Dear Mr Sikshoota,
I hope you have a starting solution for the M62 engines in my I-153's & I-16's. I sometimes, inadvertantly flood them and the truck with the "Hucks starter" is not always around. I'm usually too low to try to get the prop to kick the engine over and my crates don't have enough seats to carry an extra person to spin it for me, if I do land safely. Can you help me, or do I wait for Mr Oleg assistance?
Your problems could all be over by availing yourself of our superb remedial training where we teach you to start engines properly. Alternatively you could leave your bucket of bolts behind and climb into one of our magnificently maintained aircraft which have real engines.
With Kind Regards,
Dear helpful Mr Cavok,
I was contemplating whether to attend your superb remedial training or just sit back and clean out the navel lint in my belly button. Unfortunatly, I will have to go with the second option. I looked at that "bucket of bolts" you 12 Squadron jokers train on (called "TB something") and see that my inability to count past three, presents too much of an obstacle in starting all the engines of that particular beast.
By the way, does the TB, come equiped with laundry facilities and a hill's hoist, so I can hang out my washing?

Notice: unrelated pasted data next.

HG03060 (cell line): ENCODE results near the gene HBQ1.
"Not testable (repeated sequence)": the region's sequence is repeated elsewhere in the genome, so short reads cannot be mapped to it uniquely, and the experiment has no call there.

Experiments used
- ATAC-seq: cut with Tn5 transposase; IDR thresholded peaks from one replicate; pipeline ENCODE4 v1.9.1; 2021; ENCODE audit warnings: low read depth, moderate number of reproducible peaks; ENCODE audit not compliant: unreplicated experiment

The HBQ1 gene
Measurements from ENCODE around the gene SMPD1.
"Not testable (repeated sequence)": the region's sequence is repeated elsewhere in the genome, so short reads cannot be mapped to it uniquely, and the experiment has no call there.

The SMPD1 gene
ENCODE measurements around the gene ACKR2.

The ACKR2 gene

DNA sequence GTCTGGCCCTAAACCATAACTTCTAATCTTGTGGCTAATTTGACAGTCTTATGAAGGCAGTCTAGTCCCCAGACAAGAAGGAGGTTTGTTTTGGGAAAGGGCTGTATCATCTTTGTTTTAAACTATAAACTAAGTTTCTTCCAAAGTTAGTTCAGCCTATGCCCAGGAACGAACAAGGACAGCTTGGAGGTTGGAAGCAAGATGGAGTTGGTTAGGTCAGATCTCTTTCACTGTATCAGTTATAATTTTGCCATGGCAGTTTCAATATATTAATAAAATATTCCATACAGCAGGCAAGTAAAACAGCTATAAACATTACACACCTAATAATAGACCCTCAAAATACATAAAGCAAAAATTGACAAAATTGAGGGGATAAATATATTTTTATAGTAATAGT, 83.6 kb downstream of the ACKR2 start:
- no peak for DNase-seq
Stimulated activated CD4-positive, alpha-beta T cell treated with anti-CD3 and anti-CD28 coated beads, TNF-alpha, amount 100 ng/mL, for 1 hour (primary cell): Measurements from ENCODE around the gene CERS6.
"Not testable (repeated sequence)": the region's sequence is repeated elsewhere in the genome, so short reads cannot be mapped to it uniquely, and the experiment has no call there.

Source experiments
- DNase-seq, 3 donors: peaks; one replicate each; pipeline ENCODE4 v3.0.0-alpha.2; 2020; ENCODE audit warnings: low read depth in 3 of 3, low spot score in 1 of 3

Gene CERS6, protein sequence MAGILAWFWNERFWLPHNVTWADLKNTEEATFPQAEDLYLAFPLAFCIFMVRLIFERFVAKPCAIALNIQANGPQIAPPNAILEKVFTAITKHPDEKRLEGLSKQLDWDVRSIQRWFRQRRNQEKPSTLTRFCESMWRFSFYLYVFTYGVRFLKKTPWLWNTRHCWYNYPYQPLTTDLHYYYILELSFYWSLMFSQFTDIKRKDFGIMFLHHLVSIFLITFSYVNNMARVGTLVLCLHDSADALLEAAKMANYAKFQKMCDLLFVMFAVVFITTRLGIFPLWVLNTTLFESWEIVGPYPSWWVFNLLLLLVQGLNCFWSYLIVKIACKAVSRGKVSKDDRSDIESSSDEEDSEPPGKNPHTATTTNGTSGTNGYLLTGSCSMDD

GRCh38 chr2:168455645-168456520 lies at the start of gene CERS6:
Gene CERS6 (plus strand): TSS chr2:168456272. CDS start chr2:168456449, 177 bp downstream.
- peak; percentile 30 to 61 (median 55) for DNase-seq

Thankyou, More confused than ever.
Er um...Sorry Tintin old chappy re your first enquiry over the little I16's & I-153P's aspiration difficulties, apart from offering a bit of "Kentucky Windage" advise...whats that I hear you ask???
Well to put you squarely in the picture, as the sights of our forebears firearms, notably the Kentucky Rifle, were primitive & were unable to be adjusted, our forebears chose to make allowances for this.
Simply put they practiced often & corrected their aim & eventually came to allow for crosswinds & greater distances.
Consequently, their ability to compensate & become quite proficient at mastering their Rifles became legend.
Therefore unless you can be the first to replace the carby system on these lil' planes with Olegs or some other helpful & interested party, then you'll just have to get along with a little Kentucky Windage! :-)
As to your enquiry regarding the washing & subsequent airing of uniforms etc whilst on board the venerable TB3, let me assure you that whilst airborne, the drone line that we attach for towing I-16 & I-153P is utilised for this purpose. Although I will add that you are priveleged to learn of our most advanced secret project!!!